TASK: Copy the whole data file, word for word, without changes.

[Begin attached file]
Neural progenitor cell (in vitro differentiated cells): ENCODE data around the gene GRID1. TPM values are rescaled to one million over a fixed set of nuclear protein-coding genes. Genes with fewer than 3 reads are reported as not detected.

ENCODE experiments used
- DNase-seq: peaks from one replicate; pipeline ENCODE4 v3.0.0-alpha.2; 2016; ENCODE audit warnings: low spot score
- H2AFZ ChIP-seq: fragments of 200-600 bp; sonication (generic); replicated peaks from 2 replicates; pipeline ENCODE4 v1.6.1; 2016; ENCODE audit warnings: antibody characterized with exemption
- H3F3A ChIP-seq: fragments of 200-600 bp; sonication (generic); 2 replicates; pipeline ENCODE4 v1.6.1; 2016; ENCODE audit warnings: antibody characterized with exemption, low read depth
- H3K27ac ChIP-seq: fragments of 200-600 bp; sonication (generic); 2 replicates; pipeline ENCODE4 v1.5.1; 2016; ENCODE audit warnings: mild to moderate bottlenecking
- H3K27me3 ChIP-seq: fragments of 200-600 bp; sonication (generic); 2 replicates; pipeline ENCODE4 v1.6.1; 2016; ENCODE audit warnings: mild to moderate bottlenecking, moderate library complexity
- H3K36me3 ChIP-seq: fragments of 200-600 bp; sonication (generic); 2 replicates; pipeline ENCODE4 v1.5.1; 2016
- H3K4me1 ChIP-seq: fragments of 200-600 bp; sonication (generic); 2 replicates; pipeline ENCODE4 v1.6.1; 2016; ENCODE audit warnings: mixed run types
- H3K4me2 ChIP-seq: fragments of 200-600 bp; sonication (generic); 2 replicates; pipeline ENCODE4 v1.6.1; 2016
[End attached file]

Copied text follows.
Neural progenitor cell (in vitro differentiated cells): ENCODE data around the gene GRID1. TPM values are rescaled to one million over a fixed set of nuclear protein-coding genes. Genes with fewer than 3 reads are reported as not detected.

ENCODE experiments used
- DNase-seq: peaks from one replicate; pipeline ENCODE4 v3.0.0-alpha.2; 2016; ENCODE audit warnings: low spot score
- H2AFZ ChIP-seq: fragments of 200-600 bp; sonication (generic); replicated peaks from 2 replicates; pipeline ENCODE4 v1.6.1; 2016; ENCODE audit warnings: antibody characterized with exemption
- H3F3A ChIP-seq: fragments of 200-600 bp; sonication (generic); 2 replicates; pipeline ENCODE4 v1.6.1; 2016; ENCODE audit warnings: antibody characterized with exemption, low read depth
- H3K27ac ChIP-seq: fragments of 200-600 bp; sonication (generic); 2 replicates; pipeline ENCODE4 v1.5.1; 2016; ENCODE audit warnings: mild to moderate bottlenecking
- H3K27me3 ChIP-seq: fragments of 200-600 bp; sonication (generic); 2 replicates; pipeline ENCODE4 v1.6.1; 2016; ENCODE audit warnings: mild to moderate bottlenecking, moderate library complexity
- H3K36me3 ChIP-seq: fragments of 200-600 bp; sonication (generic); 2 replicates; pipeline ENCODE4 v1.5.1; 2016
- H3K4me1 ChIP-seq: fragments of 200-600 bp; sonication (generic); 2 replicates; pipeline ENCODE4 v1.6.1; 2016; ENCODE audit warnings: mixed run types
- H3K4me2 ChIP-seq: fragments of 200-600 bp; sonication (generic); 2 replicates; pipeline ENCODE4 v1.6.1; 2016